Hello! I work with Andrew (Thy Reaper), and have reported a couple of bugs through him before. This one seemed easy enough to fix so I decided to submit a patch instead.
I bound float-infinity as a constant global to the scripts, and found out that because of the way AS does its comparisons, INFINITY != INFINITY, which is counter to the behaviour of infinities in C/C++. If that's intended feel free to ignore the patch, but I can't think of a reason why it would be.
To me, at least, it looks like the way the comparisons are done is a premature optimization. The compiler can figure out how to optimize it better, and from what I can tell from a trivial decompile, it might very well do better on the plain version that I changed it to (two compares versus a subtract and two compares). That is, of course, all highly machine- and compiler-specific speculation, but in general I think it's better to leave it to the C++ compiler to decide what's best.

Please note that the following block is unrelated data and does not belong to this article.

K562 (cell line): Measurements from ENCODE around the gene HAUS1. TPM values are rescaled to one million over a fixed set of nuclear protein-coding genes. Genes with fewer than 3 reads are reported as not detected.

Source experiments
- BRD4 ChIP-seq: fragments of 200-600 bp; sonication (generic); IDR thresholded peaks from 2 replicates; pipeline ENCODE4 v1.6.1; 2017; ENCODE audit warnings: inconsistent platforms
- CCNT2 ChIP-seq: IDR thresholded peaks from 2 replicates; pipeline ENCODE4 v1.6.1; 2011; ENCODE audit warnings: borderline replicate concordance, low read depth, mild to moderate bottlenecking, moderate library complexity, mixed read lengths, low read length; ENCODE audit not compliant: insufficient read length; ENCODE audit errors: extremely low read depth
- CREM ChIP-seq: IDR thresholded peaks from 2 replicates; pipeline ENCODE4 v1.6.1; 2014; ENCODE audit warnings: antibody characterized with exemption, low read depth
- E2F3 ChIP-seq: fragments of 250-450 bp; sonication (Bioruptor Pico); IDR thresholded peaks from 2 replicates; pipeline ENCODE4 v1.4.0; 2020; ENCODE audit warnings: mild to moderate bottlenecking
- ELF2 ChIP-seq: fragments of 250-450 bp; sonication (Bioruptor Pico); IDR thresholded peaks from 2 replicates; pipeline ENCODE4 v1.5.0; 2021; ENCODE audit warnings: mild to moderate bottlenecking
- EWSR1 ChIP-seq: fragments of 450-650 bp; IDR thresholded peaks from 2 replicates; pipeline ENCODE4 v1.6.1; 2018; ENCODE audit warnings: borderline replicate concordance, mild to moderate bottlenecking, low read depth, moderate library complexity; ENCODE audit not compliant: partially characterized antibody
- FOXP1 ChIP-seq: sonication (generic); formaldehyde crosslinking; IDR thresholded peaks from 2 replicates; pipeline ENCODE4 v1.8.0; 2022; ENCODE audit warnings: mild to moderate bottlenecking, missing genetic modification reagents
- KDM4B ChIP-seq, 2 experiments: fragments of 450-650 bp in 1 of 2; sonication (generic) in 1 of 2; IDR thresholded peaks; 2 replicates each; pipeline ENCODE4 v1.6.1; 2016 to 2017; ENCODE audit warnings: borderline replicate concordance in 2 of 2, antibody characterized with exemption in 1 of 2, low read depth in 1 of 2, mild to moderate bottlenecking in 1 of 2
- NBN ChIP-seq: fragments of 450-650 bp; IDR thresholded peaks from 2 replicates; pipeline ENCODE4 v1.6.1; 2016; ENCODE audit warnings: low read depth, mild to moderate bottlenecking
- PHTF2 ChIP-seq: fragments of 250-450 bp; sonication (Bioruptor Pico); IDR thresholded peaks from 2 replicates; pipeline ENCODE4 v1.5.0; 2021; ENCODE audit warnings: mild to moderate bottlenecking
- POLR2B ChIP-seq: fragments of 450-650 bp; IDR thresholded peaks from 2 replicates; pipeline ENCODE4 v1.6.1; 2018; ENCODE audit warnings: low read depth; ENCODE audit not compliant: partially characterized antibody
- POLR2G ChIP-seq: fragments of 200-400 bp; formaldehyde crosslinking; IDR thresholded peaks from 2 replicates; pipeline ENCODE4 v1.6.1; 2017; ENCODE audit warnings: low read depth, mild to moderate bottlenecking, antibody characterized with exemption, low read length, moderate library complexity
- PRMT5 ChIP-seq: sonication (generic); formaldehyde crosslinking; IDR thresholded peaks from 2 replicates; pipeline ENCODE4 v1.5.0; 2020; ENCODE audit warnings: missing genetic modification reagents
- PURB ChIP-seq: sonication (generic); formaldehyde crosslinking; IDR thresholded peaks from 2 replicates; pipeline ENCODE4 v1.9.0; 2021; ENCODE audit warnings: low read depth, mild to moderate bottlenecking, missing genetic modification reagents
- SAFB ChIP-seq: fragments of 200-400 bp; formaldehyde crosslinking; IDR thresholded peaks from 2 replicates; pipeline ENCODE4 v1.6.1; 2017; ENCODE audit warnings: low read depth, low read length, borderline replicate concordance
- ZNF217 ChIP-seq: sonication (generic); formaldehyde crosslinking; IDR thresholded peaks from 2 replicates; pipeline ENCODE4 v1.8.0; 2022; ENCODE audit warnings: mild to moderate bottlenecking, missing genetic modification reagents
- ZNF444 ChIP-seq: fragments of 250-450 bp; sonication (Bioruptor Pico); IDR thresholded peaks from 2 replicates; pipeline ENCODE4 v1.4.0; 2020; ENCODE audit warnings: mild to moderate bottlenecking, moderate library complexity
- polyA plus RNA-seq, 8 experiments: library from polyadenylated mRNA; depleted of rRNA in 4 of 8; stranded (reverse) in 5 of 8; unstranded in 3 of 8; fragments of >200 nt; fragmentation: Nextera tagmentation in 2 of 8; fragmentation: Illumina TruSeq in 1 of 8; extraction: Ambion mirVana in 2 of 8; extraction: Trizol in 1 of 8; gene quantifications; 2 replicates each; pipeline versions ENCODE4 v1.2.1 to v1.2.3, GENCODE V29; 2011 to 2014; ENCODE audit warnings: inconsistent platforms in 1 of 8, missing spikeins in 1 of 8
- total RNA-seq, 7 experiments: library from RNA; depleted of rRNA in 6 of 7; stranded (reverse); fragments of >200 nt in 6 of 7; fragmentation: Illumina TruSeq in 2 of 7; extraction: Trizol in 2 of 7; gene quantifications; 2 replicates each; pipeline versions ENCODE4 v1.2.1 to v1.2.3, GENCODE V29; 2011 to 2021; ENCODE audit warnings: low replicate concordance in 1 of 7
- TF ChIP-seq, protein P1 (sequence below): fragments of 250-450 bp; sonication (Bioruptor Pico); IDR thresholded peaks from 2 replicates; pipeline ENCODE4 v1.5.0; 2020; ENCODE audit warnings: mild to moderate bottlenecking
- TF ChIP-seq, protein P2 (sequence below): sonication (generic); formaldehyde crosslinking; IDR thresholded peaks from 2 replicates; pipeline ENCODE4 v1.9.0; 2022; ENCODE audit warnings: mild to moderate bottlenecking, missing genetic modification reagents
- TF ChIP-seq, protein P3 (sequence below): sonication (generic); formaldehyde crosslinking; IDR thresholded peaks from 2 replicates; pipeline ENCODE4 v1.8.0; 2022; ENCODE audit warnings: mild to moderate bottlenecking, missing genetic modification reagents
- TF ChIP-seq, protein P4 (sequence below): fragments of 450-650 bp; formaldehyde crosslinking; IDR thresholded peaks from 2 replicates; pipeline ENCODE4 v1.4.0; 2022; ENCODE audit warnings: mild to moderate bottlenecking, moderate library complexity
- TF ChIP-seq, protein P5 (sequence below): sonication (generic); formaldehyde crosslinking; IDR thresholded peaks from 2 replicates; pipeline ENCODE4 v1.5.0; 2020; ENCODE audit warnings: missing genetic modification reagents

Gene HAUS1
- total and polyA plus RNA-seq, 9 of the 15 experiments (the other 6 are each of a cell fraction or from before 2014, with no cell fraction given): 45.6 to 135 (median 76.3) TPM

PS. If you feel like setting one up, github is actually quite amazing for open source projects - it makes contributing a much smoother process on both ends. As a contributor I could clone the official repository and use version control myself instead of having to submit loose patches, and as a developer all you need to do is look at the pull request, inspect the patches and press the nice accept button instead of having to apply a bunch of separate patches and create commits. Just a suggestion.
This was definitely not intentional from my part, nor was it an attempt to optimize the code.
Thanks for the patch. I'll have it applied in the next check-in.
Maybe I'll look into using github in the future, others have made the same suggestion before. It's just that I'm comfortable with how things are now and don't really feel a need to change it myself. The act of manually merging the patches I receive gives me a better chance to actually analyse what is being modified, to think about the impacts it will have.